How grammar superstitions can unravel good writing.

How the Brothers Grimm changed historical linguistics.

Something interesting is happening to exclamation marks!

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Talk with your mouth full: the literary game of mouth-filled speech

June 29, 2018

In 2011 a reader wrote to linguist David Crystal with an interesting question. Having tried recently to brush their teeth and talk at the same time, they wondered how such ‘approximations of real words’ might factor into language – and whether authors had ever exploited this form of speech ‘for inventive literary purposes’.

In his post on what he calls ‘mouth-filled speech’, Crystal looked at phonetics, politeness, etiquette, risks, and frequency (‘really rather common’), but found scant examples in literature or language corpora. My intention here is to share a few from books I’ve read in the meantime – mostly novels but one non-fiction.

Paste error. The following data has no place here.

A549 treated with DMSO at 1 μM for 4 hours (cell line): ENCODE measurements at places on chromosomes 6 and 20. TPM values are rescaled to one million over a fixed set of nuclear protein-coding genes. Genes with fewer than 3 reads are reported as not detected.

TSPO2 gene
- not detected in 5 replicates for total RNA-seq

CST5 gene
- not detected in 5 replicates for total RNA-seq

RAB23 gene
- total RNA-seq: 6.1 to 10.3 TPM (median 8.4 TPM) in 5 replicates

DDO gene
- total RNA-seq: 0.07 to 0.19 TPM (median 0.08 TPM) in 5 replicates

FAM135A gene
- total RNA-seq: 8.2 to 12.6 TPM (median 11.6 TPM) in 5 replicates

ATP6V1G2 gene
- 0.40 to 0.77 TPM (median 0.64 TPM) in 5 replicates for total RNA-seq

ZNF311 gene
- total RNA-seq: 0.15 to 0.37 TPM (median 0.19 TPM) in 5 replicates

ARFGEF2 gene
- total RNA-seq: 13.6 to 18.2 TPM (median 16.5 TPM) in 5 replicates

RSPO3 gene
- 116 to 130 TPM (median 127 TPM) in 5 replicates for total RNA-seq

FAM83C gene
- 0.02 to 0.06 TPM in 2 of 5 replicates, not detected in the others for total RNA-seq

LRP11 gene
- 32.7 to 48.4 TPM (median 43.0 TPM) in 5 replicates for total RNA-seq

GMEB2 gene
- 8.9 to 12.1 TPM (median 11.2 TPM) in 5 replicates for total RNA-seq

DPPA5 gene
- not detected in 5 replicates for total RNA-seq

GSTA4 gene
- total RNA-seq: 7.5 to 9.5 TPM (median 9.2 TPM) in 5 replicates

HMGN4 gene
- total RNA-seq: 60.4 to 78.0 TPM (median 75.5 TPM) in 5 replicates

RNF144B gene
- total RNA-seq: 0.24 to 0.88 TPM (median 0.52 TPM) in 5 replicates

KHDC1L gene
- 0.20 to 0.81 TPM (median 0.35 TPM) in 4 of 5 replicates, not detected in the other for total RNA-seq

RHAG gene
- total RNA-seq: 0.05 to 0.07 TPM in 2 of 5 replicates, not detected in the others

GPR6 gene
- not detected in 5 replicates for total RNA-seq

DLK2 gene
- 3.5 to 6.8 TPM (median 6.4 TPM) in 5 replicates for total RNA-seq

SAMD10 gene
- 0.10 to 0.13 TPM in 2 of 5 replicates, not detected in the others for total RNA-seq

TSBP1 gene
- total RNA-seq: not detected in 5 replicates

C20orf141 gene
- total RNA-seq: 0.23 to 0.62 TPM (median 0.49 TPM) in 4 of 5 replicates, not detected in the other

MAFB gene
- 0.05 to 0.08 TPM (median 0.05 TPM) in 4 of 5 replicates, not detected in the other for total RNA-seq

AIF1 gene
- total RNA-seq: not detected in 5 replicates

We may talk with all sorts of things in our mouth, such as food, pens, pins, fingers (our own or other people’s), tongues (just other people’s), dentist’s instruments, gum shields, gags, and of course toothbrushes. Crystal lists various other possibilities.

Transcribed, the utterance may be transparent or heavily obscured, depending on the writer’s strategy and skill in treating the phenomenon. Context can help readers infer the muddled words, or the author may convey it through repetition. When there’s no narrative reason to have characters speak unclearly, it can be a nod to realism or verisimilitude or perhaps serve as a linguistic game or challenge.